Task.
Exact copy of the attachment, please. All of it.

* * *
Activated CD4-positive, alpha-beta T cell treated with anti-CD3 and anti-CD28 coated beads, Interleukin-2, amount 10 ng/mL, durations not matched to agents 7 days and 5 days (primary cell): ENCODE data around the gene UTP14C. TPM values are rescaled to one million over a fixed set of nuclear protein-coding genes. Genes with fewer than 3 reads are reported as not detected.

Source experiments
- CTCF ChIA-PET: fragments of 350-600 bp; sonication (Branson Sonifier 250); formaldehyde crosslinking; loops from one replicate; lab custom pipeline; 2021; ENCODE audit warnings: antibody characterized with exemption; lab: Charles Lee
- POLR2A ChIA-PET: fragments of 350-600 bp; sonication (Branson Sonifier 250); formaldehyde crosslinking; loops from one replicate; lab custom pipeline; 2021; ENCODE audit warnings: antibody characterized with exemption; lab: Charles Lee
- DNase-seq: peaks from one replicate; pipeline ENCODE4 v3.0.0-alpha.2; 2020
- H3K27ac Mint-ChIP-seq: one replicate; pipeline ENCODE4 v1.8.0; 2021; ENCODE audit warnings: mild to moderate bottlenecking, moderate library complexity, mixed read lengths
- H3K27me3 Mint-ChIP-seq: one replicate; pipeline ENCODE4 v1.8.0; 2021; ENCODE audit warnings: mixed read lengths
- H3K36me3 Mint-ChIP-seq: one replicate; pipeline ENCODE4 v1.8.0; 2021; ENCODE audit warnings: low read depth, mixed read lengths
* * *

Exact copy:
Activated CD4-positive, alpha-beta T cell treated with anti-CD3 and anti-CD28 coated beads, Interleukin-2, amount 10 ng/mL, durations not matched to agents 7 days and 5 days (primary cell): ENCODE data around the gene UTP14C. TPM values are rescaled to one million over a fixed set of nuclear protein-coding genes. Genes with fewer than 3 reads are reported as not detected.

Source experiments
- CTCF ChIA-PET: fragments of 350-600 bp; sonication (Branson Sonifier 250); formaldehyde crosslinking; loops from one replicate; lab custom pipeline; 2021; ENCODE audit warnings: antibody characterized with exemption; lab: Charles Lee
- POLR2A ChIA-PET: fragments of 350-600 bp; sonication (Branson Sonifier 250); formaldehyde crosslinking; loops from one replicate; lab custom pipeline; 2021; ENCODE audit warnings: antibody characterized with exemption; lab: Charles Lee
- DNase-seq: peaks from one replicate; pipeline ENCODE4 v3.0.0-alpha.2; 2020
- H3K27ac Mint-ChIP-seq: one replicate; pipeline ENCODE4 v1.8.0; 2021; ENCODE audit warnings: mild to moderate bottlenecking, moderate library complexity, mixed read lengths
- H3K27me3 Mint-ChIP-seq: one replicate; pipeline ENCODE4 v1.8.0; 2021; ENCODE audit warnings: mixed read lengths
- H3K36me3 Mint-ChIP-seq: one replicate; pipeline ENCODE4 v1.8.0; 2021; ENCODE audit warnings: low read depth, mixed read lengths